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Ancient DNA and the search for the dodo’s cousin

Ancient DNA can yield surprising answers to questions about the evolution and relationships between species.

Let’s get this out of the way: Ancient DNA is going to remind you of Jurassic Park. Recent headlines involving ancient DNA, or paleogenetics, involve reconstructing the DNA of the giant moa bird using its feathers, identifying the remains of a 4,000 year old mummy from its teeth, and sequencing the genome of a woolly mammoth from its hair. (Listen to our interview with Stephan Schuster for more on that mammoth.) Scientists’ quest to understand the building blocks of long-gone creatures could lead you down a slippery slope to visions of a potentially dangerous fun park out of moas, mammoths, and mummies (oh my!).

Sure, maybe one day we could impregnate an elephant with a woolly mammoth. But today, scientists are using ancient DNA to yield surprising answers to questions about the evolution and relationships between species. It was 25 years ago when scientists developed a technique for extracting DNA from mitochondria in old bones and other biological material, allowing us to get a glimpse of the genetic past.

Beth Shapiro is an evolutionary biologist who, at the age of 33, won a MacArthur Fellowship (also known as the “Genius Grant”) for her work using ancient DNA to trace the histories of extinct or threatened species. We spoke over the phone, and she told me that she’s interested in ancient DNA because as she says, “You can look into the past and see evolution as it’s happening.” Shapiro told me about her first foray into ancient DNA – looking for the modern-day relatives of the famously extinct dodo bird.

Beth Shapiro: Everyone knows what the dodo is – it’s a big flightless bird that’s extinct, probably because humans made it go extinct when they arrived on Mauritius [in the Indian Ocean] a couple hundred years ago. The question we wanted to ask was what kind of bird is the dodo? What’s the evolutionarily closest living bird to the dodo? To do this, we decided that we were going to extract a little bit of DNA from dodo remains, that we might have found either on Mauritius, or museums that were around Europe. And we tried, and we tried, and we failed.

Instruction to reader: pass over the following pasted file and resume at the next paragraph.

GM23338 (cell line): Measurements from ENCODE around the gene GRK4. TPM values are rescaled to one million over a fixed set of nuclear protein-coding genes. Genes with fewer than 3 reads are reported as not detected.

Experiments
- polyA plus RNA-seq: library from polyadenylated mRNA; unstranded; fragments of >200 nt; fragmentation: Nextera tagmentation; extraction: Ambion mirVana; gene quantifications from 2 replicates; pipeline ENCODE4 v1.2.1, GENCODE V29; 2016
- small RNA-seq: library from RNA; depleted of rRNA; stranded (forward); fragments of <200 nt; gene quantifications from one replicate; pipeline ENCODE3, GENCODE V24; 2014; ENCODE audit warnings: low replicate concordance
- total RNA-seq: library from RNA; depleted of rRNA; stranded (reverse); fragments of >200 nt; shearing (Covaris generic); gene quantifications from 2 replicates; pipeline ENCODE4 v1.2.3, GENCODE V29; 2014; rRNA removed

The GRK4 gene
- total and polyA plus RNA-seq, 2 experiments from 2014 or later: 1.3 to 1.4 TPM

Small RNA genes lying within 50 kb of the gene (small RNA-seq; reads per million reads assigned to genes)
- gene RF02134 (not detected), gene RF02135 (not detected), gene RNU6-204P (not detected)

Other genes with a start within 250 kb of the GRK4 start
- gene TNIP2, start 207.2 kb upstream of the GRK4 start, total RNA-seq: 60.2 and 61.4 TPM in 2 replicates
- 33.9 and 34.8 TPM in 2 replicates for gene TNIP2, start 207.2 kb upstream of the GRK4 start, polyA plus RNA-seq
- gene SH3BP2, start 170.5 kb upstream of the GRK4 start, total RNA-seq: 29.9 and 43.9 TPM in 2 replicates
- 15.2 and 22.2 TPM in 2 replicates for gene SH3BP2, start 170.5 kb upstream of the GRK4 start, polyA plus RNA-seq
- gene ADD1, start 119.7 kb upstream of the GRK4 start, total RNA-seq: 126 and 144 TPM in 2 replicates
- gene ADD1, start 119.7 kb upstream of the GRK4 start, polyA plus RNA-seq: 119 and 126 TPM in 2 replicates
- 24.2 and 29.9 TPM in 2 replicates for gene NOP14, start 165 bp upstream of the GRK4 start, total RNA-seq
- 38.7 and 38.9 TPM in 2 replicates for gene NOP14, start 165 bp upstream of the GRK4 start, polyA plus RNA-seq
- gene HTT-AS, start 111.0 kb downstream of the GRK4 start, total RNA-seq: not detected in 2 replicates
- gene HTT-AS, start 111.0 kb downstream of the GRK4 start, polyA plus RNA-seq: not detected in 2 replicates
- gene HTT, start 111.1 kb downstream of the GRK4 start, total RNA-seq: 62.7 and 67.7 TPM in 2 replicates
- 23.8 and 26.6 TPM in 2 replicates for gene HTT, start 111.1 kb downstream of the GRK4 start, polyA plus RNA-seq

But finally, we were able to get DNA from the only complete skeleton of a dodo that’s available. That’s at the Oxford University Museum of Natural History. We carved a little chunk of bone out of its leg. I think that’s one of the most frightening experiences of my time as an ancient DNA scientist so far – destroying this precious specimen. Well, not destroying it, but certainly making my mark.

So we carved a little bit of DNA out of its leg, and we were able to extract a small fragment of mitochondrial DNA. We found out that the dodo was most related to pigeons. It’s long been known that dodos were probably closely related to pigeons, but it was thought that they were in some kind of sister group. But in fact, the DNA tells us that the dodo falls within the diversity of pigeons in the world. So it’s just a big, flightless pigeon. And the most closely related pigeon to the dodo is a beautiful bird called the nicobar pigeon.

Shapiro is now focused on reconstructing the population dynamics of ancient species, using many samples of DNA to understand the history and behaviors of large animals many millennia into the past. She says that the next step for ancient DNA is to improve modern tools, in order to work with more degraded samples and get more information out of the DNA. She says eventually, the conclusions we can make from the past might tell us about surviving extinctions in the future – science that’s especially relevant as we lose species today.

To hear Beth Shapiro speak on how ancient animals fared in past climate, click here.

Lindsay Patterson